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Kedah chief minister divides opinion as he leads Perikatan Nasional's bid to strengthen hold at state polls

PAS’ Muhammad Sanusi Md Nor has sparked several controversies as Kedah chief minister, but observers feel the state is still PN’s to lose.

Kedah chief minister divides opinion as he leads Perikatan Nasional's bid to strengthen hold at state polls

Kedah chief minister and Parti Islam Se-Malaysia election director Muhammad Sanusi Md Nor speaking at a rally in Padang Serai, Kedah on Dec 2, 2022. (Photo: Facebook/Muhammad Sanusi Md Nor)

ALOR SETAR, Kedah: Kedah chief minister Muhammad Sanusi Md Nor is no stranger to controversy, but his latest comments on the sovereignty of neighbouring state Penang ruffled more than a few feathers.

On May 29, the outspoken Parti Islam Se-Malaysia (PAS) assemblyman for Jeneri claimed that Kedah owns the neighbouring state of Penang.

He had previously asserted that based on historical accounts, Penang was only being leased out by Kedah. The state of Kedah continues to receive annual honorarium payments concerning Penang until today.

The backlash was swift. Both Malaysia’s Prime Minister Anwar Ibrahim and Deputy Prime Minister Ahmad Zahid Hamidi criticised his comments for disputing the federal constitution, while Penang chief minister Chow Kon Yeow threatened legal action.

The police are currently investigating Sanusi for causing public mischief and abuse of network facilities, and some parts of the investigation have been handed over to the attorney-general, Anwar told parliament on Jun 6. He also called Sanusi “irresponsible”.

Democratic Action Party (DAP) national chairman Lim Guan Eng, who is also Member of Parliament for Bagan, a federal constituency in Penang, had another take.

“Sanusi is making a devious political stratagem to gain political mileage for Perikatan Nasional (PN) to win Kedah in the state elections,” the former Penang chief minister was quoted by the New Straits Times as saying.

With the state elections coming up, analysts whom CNA spoke to say PN seems to be favourite to win in Kedah, with some noting that the chief minister’s blustery personality creates publicity for his coalition and resonates well with the electorate.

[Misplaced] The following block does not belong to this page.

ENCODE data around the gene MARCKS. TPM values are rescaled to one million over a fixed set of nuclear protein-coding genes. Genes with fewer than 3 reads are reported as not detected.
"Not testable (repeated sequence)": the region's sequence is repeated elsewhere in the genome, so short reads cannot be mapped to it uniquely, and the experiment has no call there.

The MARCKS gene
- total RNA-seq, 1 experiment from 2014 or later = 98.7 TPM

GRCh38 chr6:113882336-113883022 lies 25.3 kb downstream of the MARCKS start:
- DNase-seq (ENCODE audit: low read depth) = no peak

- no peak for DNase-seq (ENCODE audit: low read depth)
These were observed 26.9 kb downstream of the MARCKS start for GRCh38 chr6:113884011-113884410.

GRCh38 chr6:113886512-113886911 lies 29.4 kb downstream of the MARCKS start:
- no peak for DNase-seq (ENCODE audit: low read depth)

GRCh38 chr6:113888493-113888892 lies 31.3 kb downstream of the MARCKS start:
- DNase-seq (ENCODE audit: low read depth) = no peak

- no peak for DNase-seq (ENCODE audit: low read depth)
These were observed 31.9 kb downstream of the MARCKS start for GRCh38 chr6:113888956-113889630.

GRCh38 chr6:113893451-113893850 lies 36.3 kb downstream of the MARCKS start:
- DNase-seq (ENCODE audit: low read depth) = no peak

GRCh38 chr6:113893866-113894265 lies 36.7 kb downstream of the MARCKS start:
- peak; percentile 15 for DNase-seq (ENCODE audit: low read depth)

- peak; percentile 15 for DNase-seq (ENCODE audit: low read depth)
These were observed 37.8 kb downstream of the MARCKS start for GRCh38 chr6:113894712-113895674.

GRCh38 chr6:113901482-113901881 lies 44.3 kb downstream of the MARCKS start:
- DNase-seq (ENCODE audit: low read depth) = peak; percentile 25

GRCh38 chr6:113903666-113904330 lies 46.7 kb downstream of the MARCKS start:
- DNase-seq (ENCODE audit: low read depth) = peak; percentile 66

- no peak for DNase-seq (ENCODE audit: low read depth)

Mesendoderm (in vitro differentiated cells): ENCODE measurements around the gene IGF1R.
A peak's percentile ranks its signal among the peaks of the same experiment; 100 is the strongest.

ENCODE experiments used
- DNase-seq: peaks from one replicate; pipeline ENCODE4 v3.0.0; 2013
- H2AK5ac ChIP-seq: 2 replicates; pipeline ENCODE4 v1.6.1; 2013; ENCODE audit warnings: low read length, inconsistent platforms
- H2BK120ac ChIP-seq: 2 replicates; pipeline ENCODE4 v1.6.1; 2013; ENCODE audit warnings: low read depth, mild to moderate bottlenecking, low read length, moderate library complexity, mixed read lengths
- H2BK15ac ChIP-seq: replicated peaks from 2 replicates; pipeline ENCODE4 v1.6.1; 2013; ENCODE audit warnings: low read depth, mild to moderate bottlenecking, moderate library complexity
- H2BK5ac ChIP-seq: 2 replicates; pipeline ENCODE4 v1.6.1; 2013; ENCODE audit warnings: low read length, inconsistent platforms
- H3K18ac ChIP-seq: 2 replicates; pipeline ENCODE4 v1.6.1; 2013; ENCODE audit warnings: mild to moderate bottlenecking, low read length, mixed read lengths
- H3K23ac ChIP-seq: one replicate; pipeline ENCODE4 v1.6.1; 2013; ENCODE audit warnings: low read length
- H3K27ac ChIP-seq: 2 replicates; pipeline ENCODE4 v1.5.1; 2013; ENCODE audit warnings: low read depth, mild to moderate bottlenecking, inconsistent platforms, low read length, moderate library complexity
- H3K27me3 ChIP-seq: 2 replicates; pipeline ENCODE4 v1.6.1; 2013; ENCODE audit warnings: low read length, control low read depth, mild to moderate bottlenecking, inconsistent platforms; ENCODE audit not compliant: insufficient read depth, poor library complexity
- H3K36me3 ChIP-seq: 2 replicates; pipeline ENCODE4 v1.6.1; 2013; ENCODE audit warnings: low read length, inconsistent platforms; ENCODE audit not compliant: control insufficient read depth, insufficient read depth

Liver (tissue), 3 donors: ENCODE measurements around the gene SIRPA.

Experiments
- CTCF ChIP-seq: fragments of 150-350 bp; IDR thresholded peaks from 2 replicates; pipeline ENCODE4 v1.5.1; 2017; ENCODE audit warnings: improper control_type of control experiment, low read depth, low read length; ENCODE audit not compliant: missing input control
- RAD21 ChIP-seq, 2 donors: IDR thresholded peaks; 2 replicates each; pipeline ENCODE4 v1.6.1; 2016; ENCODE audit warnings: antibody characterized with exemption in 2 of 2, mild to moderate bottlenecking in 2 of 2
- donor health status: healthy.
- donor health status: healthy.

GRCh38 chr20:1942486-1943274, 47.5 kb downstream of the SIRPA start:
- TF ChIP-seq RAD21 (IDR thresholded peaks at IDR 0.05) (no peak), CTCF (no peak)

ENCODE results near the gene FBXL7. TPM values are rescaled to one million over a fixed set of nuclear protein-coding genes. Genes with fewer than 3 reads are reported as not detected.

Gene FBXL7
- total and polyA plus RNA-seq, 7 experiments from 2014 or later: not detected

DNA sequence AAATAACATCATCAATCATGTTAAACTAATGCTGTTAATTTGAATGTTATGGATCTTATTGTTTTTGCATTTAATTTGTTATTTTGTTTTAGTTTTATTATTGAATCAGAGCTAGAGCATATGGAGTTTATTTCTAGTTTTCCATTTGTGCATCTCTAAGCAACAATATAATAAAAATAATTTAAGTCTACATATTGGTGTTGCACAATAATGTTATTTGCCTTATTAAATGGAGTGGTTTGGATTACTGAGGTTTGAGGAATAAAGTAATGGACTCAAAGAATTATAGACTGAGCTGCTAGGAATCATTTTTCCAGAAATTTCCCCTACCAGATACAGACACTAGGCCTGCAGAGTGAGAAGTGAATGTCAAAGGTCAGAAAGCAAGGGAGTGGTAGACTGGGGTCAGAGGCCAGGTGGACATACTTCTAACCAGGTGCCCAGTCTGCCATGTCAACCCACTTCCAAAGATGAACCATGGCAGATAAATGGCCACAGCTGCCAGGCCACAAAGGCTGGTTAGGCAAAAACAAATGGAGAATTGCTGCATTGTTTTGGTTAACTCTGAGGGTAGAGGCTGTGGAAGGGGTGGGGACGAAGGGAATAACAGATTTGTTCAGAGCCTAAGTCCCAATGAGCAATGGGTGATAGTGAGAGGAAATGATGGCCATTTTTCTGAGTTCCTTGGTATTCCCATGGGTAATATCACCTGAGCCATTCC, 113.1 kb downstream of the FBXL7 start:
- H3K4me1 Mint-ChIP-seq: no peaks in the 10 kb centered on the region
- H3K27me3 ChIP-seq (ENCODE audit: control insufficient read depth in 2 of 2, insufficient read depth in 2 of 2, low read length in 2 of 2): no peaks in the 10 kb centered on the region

Sanusi has hinted that the Kedah state legislative assembly could be dissolved after Jun 18, paving the way for Kedah to hold polls by August and potentially simultaneously with five other states - Penang, Negeri Sembilan, Selangor, Terengganu and Kelantan.

PN component parties PAS and Parti Pribumi Bersatu Malaysia (Bersatu) are governing Kedah as they hold 21 seats in the 36-seat assembly.

The Pakatan Harapan (PH) and Barisan Nasional (BN) coalitions make up the opposition with 12 seats, while the Pejuang party has two seats. The remaining seat of Gurun is vacant after former PH assemblyman Johari Abdul left to become Parliament Speaker.

A general street view of Alor Setar, Kedah. (Photo: CNA/Fadza Ishak)

Following the previous Kedah state election in 2018, PH had formed the government after emerging with a one-seat majority. Back then, Bersatu was part of the PH coalition. 

But the coalition’s collapse as the federal government in 2020 meant PN - of which Bersatu is now a part of - and Sanusi assumed control.

Sanusi told local media in January he is confident that PN can capture 33 out of 36 seats at the upcoming Kedah polls, buoyed by PN’s strong performance at the 15th General Election (GE15) in November last year.

When PN won the Kedah federal seat of Padang Serai at postponed polls in December, Sanusi said his coalition could have had a clean sweep of Kedah’s state assembly had the state polls been held concurrently with GE15.

PN won all but one of Kedah’s 15 federal seats at GE15.

Sanusi, who is also PAS’ election director and Kedah PN chief, has grown to become a central and polarising figure as his coalition heads into the polls aiming for a more convincing majority in the Kedah state assembly.

Since becoming chief minister, he has been panned for comments about women he made in a viral video, accused Putrajaya of hampering the development of his state, and is embroiled in a legal suit with Anwar for insinuating that the Prime Minister is immoral.

A banner featuring Kedah chief minister Muhammad Sanusi Md Nor near the ferry terminal in Langkawi. (Photo: CNA/Fadza Ishak)

While critics - often opposition politicians - say his antics could hurt PN at the polls, some political analysts point out that his bluster resonates well with rural Malays, who make up a large portion of Kedah voters.